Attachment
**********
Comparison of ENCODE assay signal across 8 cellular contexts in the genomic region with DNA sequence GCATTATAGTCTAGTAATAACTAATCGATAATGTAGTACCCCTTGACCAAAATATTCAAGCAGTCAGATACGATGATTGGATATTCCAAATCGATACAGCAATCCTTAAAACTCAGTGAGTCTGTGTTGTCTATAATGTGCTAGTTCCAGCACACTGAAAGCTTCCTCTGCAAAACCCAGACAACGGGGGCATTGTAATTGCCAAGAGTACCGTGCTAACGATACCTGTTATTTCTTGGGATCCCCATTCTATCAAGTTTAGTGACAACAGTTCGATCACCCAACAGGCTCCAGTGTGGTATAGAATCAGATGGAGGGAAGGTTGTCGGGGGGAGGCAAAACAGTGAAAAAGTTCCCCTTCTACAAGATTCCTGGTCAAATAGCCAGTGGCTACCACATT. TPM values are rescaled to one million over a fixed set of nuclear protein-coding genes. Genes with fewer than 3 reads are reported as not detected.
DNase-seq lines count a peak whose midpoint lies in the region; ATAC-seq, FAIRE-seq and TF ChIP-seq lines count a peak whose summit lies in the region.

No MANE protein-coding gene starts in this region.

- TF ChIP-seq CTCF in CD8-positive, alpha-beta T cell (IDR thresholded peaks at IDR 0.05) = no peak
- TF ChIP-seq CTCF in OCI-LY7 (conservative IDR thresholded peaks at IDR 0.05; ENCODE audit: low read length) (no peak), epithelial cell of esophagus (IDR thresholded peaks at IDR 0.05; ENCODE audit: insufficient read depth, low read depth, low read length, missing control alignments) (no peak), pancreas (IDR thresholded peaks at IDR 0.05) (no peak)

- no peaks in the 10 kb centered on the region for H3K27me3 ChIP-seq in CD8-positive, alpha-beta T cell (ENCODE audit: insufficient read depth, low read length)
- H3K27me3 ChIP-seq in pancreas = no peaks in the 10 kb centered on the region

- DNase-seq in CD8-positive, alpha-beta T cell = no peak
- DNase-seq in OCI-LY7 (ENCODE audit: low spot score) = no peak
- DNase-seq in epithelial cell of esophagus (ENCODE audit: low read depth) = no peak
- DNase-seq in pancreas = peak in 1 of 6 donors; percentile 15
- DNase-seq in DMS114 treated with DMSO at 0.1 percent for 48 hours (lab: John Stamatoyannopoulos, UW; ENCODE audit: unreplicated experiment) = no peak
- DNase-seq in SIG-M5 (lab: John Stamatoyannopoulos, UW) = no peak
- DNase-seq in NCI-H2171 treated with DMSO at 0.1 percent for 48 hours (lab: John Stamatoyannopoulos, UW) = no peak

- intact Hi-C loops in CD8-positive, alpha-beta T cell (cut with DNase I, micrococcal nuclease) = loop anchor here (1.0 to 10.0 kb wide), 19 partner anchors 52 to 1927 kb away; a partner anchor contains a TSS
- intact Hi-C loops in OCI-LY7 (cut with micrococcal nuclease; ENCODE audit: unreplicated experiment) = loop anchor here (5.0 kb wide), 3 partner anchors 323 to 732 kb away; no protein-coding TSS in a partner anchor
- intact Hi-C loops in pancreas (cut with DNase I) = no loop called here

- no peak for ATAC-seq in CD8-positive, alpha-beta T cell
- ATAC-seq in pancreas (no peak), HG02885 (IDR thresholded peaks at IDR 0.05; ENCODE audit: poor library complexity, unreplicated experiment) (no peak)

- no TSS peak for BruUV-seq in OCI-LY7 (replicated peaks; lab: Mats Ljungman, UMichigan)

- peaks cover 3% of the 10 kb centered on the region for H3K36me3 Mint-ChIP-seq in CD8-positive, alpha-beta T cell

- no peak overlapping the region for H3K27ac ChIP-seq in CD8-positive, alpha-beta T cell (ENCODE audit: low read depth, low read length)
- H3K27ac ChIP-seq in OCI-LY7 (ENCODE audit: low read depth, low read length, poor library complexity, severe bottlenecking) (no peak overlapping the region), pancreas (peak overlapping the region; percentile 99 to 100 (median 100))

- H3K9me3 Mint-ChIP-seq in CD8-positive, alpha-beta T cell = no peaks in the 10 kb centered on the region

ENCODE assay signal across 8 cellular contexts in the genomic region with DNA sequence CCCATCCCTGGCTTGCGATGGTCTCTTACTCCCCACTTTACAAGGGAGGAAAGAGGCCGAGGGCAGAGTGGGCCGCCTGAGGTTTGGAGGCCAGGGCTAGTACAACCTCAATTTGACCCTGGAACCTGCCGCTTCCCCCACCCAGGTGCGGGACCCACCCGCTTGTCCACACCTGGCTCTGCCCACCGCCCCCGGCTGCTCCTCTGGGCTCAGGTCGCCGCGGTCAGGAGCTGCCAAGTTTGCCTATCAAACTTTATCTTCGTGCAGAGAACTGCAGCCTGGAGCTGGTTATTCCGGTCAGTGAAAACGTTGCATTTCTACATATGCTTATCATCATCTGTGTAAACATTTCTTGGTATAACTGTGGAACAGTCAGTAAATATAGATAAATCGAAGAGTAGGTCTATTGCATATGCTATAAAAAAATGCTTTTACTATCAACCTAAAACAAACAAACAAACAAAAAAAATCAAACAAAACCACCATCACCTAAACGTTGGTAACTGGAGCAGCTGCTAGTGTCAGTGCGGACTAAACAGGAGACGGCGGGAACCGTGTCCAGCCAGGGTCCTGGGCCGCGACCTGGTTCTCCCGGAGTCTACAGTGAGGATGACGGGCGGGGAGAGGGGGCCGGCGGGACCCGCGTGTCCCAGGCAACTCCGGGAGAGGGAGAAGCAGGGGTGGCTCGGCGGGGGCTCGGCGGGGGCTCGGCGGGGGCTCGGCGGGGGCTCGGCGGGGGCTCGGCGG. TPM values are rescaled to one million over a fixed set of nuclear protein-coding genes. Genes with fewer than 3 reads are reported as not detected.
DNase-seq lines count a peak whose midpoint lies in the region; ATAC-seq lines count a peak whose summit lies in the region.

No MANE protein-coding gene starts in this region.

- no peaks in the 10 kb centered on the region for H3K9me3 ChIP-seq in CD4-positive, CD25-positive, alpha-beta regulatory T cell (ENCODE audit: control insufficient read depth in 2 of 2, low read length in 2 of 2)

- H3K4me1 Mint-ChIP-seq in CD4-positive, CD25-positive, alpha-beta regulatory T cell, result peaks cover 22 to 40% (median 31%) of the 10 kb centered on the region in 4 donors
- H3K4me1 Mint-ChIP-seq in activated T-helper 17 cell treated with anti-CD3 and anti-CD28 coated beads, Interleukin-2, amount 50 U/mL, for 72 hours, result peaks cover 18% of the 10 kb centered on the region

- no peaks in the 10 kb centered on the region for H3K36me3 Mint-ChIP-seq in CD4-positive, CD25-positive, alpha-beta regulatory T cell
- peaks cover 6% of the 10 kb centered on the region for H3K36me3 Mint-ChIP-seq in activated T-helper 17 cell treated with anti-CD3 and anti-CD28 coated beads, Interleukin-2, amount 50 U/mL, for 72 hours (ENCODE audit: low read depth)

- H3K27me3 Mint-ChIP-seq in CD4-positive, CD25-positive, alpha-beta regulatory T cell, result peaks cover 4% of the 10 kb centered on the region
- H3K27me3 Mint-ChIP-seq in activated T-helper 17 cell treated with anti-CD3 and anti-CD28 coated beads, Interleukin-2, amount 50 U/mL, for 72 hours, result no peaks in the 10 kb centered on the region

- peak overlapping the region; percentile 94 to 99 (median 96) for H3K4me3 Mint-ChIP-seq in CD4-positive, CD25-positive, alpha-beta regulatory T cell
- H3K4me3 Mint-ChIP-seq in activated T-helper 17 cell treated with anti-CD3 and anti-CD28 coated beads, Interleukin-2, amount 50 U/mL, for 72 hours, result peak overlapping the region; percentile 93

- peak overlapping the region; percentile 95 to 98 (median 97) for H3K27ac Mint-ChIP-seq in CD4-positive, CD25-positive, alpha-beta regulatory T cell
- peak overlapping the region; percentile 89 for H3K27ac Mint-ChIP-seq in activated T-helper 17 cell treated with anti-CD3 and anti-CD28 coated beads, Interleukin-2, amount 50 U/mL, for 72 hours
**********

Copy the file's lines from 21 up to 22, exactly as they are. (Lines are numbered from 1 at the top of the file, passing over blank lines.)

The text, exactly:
- peaks cover 3% of the 10 kb centered on the region for H3K36me3 Mint-ChIP-seq in CD8-positive, alpha-beta T cell

- no peak overlapping the region for H3K27ac ChIP-seq in CD8-positive, alpha-beta T cell (ENCODE audit: low read depth, low read length)